Release Date: April 25, 2000
Conducted by Gavin Greenaway
Music from this album has been used in 12 trailer(s). Click to view which ones!
Average Rating: 3.75 stars (4 users)
|1.||Duduk of the North||5:35|
|3.||Now We Are Free (Juba's Mix)||4:39|
|6.||The Protector of Rome||1:28|
|10.||The General Who Became A Slave||3:05|
|11.||The Slave Who Became A Gladiator||6:14|
|15.||Rome is the Light||2:46|
|16.||The Emperor is Dead||1:21|
|17.||All That Remains||0:57|
|18.||The Might of Rome||5:18|
|20.||Strength and Honor||2:09|
|23.||Slaves to Rome||1:00|
|24.||The Gladiator Waltz||8:27|
|27.||Am I Not Merciful?||6:33|
|29.||Busy Little Bee||3:50|
|31.||Death Smiles At Us All||2:32|
|34.||Now We Are Free||4:14|
|35.||Now We Are Free (Maximus Mix)||3:49|
|Total Album Time:||117:27|
|by Dan Goldwasser
on April 21st, 2000
Director Ridley Scott has always been known for making somewhat "visionary" films. From Blade Runner and Alien to 1492: Conquest of Paradise and Legend - he has always had a unique vision of the story, and has always expertly realized that vision on the screen. While some of the films he's made haven't been exactly critical or box-office successes, there is little doubt that he commands a talent for the craft of filmmaking. His recent film venture revisits the "sword and sandals" genre of film with Gladiator. While early rumors during production hinted that Scott might re-team with composer Vangelis, it was later announced that he would actually re-team with Hans Zimmer. The resulting score that Zimmer created, in collaboration with Lisa Gerrard, is a rather powerful one that hints strongly of Holst and Wagner, while at the same time keeping the same "feeling" that is present in many of Zimmer's action scores.
The story loosely parallels The Fall of the Roman Empire - Emperor Marcus Aurelius (Richard Harris) is dying, and wants to leave the Empire to his best general, Maximus (Russell Crowe). However, Marcus' slightly power-hungry son Commodus (Joaquin Phoenix) has other plans. He kills Marcus, and proclaims himself to be Caesar. He has Maximus enslaved, and kills his wife and son. (That's a rather simplified recounting of the events...) Maximus is picked out by Proximo (Oliver Reed) to be trained as a gladiator - and it is there that Maximus begins to plot his revenge.
The score that Hans Zimmer wrote is rather detailed - lots of action cues that are heavy on the brass, and are plainly inspired by the works of Holst and Wagner. But there are plenty of softer dramatic cues. This is where Lisa Gerrard clearly applied her talents. Her vocalizing in cues such as "Sorrow", "The Might of Rome" and "Now We Are Free" is really enjoyable, and her talents are obvious from these cues. But I did have to wonder about the "Now We Are Free" cue - it didn't really fit into the film, and reminded me just a tad of "Cirque du Soleil"! But it's still enjoyable to listen to.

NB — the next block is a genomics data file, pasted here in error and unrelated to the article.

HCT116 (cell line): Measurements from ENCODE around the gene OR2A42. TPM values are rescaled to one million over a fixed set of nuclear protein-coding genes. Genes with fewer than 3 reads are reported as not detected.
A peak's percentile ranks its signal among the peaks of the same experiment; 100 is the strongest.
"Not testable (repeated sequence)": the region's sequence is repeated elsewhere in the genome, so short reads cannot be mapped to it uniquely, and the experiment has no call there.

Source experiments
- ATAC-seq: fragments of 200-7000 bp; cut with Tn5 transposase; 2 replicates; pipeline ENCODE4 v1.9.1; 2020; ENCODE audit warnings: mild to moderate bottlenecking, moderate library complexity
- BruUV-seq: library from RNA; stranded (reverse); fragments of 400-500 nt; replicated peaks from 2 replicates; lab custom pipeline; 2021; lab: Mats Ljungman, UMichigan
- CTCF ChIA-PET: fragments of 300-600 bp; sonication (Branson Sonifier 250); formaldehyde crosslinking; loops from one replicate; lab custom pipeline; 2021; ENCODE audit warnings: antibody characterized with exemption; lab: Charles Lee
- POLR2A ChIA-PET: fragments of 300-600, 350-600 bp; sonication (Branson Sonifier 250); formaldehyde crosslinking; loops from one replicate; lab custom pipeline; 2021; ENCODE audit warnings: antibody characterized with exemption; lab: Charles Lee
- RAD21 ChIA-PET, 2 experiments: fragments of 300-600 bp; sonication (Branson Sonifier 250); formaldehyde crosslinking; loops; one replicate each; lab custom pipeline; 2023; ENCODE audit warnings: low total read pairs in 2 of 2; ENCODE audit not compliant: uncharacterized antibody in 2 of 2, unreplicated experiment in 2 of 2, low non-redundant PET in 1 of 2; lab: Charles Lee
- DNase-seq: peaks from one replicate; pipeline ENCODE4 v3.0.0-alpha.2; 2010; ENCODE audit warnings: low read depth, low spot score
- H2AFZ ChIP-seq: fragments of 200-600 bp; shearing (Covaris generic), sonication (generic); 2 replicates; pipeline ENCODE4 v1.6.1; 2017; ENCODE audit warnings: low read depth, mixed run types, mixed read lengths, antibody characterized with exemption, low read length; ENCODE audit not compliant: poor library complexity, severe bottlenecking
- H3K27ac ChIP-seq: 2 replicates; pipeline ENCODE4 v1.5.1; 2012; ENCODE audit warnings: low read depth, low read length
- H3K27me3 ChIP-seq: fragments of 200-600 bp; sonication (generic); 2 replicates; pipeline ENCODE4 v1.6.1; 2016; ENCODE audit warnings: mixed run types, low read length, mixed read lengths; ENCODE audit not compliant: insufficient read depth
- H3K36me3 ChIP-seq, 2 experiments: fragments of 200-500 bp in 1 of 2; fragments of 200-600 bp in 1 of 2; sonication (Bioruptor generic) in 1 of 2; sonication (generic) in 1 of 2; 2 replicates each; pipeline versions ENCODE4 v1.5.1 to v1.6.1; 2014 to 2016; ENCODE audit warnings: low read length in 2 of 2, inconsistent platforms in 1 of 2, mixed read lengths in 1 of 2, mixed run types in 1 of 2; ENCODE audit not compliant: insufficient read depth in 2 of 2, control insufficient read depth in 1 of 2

For me, the best track on the album is "The Battle". Not only does it contain very strong action cues, but the various moments of brass fanfares and "Roman"-esque music* are powerful and memorable. I think that my love for this cue probably stems from its excellent use in the trailer for the film. As it appears in the movie, this cue worked really well, but the moments of heroic fanfare were drowned out by the sound effects. It also seemed at times that these moments didn't match any of the action on screen. It's as if Zimmer was working musically on a certain form, and the film was on another level - they almost matched, but not quite. I think these parts of the score work better on the album than in the film.
The dramatic choral music (again evoking Wagner) at 4:50 in "Am I Not Merciful" appears twice in the film - once with choral, and once without choral. The first time (without choral) happens when Maximus reveals himself to Commodus, and lays out the plans for his revenge. This cue was on the advance CD of the soundtrack (which contained 3 tracks) but I couldn't find it on this album. Maybe I'm not looking hard enough? The second time the music is used (with choral) is when Commodus proclaims himself to be as a brother to Maximus - just before the climactic fight scene at the end of the film. Both moments in the film are powerful and enhanced by this Wagnerian moment - a perfect use of film scoring.
The album runs about an hour long. It was said that they had recorded approximately 2-hours of music, so there is plenty not presented on the album. But it's a satisfying listen that blends from track to track seamlessly in a manner like a "suite". If you haven't seen Gladiator, go do so. I think you'll find it to be a highly entertaining (although not perfect) film. The score works rather well at times, but the soundtrack is better.
*What is Roman music? We have no recordings from 150 AD, yet we have a preconceived notion of what "sounds" Roman! It is probably because of the older films created back in the 1950s and 60s that set the standard of what sounds Roman. Composers like Dimitri Tiomkin and Miklos Rozsa set the standard, and our comparisons of "Roman" music will probably always be based off of scores like Ben-Hur and The Fall of the Roman Empire.
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